29 January 2011

How to Save a Life

First, find a girl. Not just any girl—no, this girl is the nerdiest urchin you’ll ever meet, and her home life is, well, frayed. (Pause to relish unintentional title-pun.)

This girl is keenly pining for something, anything. She thinks it’s a boyfriend she needs—because, cue Brothers Grimm, he will rescue her from the rapunzeltower of her sixth-floor bedroom window. She’s always attracted to young men’s arms: their enfolding, swooping-up, holding and protecting powers draw her magnetically. (She wonders if these boys notice her noticing them, but probably they don’t, because she is nondescript, a veritable vacuole of brown-haired plainness.)

You don’t actually know this, but she sits in that sixth-floor window every chance she gets—its square frame supporting her entire body, scrunched into a C sitting shape. She leans her head against the screen, headphones clamped over her ears, craving escape from the stepfatherly rage occurring behind her, in the smoky living room of the apartment. Music swirls into her mind and becomes woven there, as a protective garment. She breathes street air and watches the transition from daylight to dusk like a sworn witness, night after night. She feels as if everything beyond the tiny gray screen squares is potentially magical, as sooty and city-streety as it is. See? isn’t that a vivid green tree down there amidst the blocks of sidewalk, just burst into spring bloom and jazz-handing the sky? Don’t the airplanes landing over at LaGuardia, just beyond her neighborhood, glimmer in the darkening sky like moving stars? She watches, all the time wordless, but pleading. Someone, anyone.

But wait: there are two of you. Two princes, and not rivals—no, you’re staunchest allies. You’ve already saved each other’s lives myriad ways, through a friendship that started in the doggiest days of grammar school…greasy hair, glasses with tape, braces, zits, and brutal teasing from classmates. Now you are high school sophomores who have crested awkwardness and are full-steaming towards awesomeness, exuding confidence that was forged in shared battles and common experiences. Not only does Nerdy Urchin Girl need you…she is a lot like you in temperament and intellect. But she doesn’t believe it. Yet.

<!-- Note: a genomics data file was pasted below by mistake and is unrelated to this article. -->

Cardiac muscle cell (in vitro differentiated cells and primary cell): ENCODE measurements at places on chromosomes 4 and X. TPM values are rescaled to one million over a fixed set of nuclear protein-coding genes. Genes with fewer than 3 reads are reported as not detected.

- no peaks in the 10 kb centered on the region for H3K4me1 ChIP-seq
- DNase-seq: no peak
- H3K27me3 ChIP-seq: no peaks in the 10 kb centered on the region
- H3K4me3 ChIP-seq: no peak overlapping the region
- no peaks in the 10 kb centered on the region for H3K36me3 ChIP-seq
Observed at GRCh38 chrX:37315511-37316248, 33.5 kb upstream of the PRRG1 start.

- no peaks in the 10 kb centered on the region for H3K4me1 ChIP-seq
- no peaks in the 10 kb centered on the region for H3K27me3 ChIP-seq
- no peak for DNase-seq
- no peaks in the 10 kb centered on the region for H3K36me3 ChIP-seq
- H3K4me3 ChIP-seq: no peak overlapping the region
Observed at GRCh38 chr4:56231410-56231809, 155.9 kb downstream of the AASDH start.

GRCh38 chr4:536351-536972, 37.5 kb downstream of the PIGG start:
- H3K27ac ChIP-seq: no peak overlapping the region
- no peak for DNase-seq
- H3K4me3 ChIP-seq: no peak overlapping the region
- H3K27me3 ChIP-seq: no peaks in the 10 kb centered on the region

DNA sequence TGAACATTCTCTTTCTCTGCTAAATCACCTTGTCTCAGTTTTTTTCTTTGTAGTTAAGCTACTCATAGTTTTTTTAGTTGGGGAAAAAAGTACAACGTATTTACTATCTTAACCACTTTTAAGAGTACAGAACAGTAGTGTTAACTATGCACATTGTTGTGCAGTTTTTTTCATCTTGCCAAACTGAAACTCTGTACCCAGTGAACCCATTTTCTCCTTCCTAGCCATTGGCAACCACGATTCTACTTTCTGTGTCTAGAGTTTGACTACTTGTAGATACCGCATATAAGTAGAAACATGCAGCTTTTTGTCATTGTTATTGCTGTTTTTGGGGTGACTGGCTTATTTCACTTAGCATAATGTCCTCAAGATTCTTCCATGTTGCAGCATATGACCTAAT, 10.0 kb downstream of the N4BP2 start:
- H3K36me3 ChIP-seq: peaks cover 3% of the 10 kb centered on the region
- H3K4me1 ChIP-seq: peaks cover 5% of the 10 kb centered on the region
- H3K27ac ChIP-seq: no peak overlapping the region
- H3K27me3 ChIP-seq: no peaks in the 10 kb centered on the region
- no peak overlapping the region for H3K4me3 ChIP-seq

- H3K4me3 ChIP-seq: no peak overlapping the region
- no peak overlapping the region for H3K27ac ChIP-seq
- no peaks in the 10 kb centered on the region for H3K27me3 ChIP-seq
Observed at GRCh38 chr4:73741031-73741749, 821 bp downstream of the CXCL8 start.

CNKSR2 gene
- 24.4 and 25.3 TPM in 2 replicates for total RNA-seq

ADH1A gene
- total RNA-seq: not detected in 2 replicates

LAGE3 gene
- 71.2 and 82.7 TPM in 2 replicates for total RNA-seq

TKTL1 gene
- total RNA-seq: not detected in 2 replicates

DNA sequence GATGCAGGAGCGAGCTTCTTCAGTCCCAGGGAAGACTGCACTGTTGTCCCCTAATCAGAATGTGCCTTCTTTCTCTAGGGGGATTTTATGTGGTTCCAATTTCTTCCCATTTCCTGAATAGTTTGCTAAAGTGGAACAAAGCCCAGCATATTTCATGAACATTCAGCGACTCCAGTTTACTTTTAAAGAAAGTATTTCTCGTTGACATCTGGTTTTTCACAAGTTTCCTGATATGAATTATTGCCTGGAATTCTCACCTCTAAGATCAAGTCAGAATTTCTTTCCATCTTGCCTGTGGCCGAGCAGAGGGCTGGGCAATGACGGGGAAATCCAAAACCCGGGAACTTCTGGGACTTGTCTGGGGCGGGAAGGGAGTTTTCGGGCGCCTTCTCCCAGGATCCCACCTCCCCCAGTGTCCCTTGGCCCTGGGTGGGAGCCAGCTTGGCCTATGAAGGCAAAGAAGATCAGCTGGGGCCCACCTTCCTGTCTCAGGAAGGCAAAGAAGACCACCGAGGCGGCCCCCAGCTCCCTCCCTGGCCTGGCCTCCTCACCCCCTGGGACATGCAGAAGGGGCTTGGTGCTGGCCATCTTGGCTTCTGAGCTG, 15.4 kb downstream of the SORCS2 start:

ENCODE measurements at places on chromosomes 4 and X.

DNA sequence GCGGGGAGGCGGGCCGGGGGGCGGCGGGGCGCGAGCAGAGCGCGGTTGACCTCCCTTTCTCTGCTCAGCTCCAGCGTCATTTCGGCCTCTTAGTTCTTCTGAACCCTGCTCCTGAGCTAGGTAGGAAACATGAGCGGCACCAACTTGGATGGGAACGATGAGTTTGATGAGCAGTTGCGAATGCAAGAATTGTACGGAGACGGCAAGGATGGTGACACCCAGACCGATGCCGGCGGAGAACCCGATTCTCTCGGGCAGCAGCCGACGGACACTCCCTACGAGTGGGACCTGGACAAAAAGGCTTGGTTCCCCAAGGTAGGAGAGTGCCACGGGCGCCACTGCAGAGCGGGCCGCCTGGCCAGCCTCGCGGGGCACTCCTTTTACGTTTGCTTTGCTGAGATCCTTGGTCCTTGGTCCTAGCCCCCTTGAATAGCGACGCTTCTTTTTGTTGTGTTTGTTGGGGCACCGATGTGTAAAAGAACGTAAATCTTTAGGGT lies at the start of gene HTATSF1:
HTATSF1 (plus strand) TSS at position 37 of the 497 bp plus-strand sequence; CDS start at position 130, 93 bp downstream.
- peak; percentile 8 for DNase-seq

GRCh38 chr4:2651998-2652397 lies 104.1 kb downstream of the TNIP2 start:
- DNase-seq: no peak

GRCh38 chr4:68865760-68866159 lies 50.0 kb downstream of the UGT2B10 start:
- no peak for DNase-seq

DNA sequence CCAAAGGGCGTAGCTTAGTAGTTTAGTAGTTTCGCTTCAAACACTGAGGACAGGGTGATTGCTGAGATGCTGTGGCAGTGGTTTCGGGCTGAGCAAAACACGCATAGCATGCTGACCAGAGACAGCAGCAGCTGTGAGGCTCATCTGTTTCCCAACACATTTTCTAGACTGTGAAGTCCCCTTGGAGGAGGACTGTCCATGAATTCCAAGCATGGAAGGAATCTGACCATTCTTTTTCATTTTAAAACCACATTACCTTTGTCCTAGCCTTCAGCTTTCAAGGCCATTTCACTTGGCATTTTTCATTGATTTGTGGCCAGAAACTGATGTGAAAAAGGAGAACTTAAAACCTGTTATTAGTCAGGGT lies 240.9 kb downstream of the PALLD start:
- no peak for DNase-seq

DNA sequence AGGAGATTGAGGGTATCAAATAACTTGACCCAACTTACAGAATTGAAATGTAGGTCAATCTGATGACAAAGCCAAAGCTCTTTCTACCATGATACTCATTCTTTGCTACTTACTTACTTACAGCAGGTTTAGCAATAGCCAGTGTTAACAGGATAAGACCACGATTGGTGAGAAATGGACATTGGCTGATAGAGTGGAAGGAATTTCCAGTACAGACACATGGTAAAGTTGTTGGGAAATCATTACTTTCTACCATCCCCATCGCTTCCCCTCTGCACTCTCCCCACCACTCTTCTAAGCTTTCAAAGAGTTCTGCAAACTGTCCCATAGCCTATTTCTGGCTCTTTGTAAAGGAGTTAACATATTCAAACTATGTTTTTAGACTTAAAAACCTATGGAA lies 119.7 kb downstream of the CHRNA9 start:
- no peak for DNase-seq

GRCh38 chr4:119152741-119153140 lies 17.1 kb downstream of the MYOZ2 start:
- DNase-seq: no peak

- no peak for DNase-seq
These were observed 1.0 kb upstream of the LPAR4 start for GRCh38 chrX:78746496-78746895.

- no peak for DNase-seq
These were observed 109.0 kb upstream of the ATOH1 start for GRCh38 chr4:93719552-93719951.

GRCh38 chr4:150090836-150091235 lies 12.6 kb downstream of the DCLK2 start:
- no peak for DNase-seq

Prince #1 will meet the Girl in the deepest recesses of a cave. Well, all right, it’s the New York City subway system, 59th Street station. As though a fairy’s wand has blinged this dingy place, the sheer fact of your meeting will cause the Girl to feel an upswell of hope and anticipation in this subterranean waystation for years to come. What are the odds, that—after years of attending the same grammar school as she, and never crossing paths—you appear on the (grimy gray) steed of the Number 6 uptown local, are introduced to the Girl by a mutual friend, and instantly become a gallant and constant companion on the arduous (truly, yes, arduous) weekday journey to high school? You, Prince, are indeed gallant, and never in the snide James Joycean sense. Your demeanor is ever respectful (well, of the Girl—everything else is fair game for the constant joking wordplay between you both). You stay positive in almost every situation. Do you know that, before she met you, the Girl found her freshman-year subway journeys terrifying in their unknown randomness? Any given day, who knew what horrors could happen on the screeching, graffiti-ridden trains—or even standing in the station, waiting for the next tube to barrel in and fearing someone could push her onto the tracks in its path? (She read the New York Post, y’know. That happened uncomfortably often back then.) Yet now she gains a faithful fellow traveler. He banishes boredom with crisp sarcastic commentary, he shares poetry without irony (and encourages sharing of hers, releasing the catch on a cage), he adores all the music that fills her headphones, and his very presence makes her sigh with safety.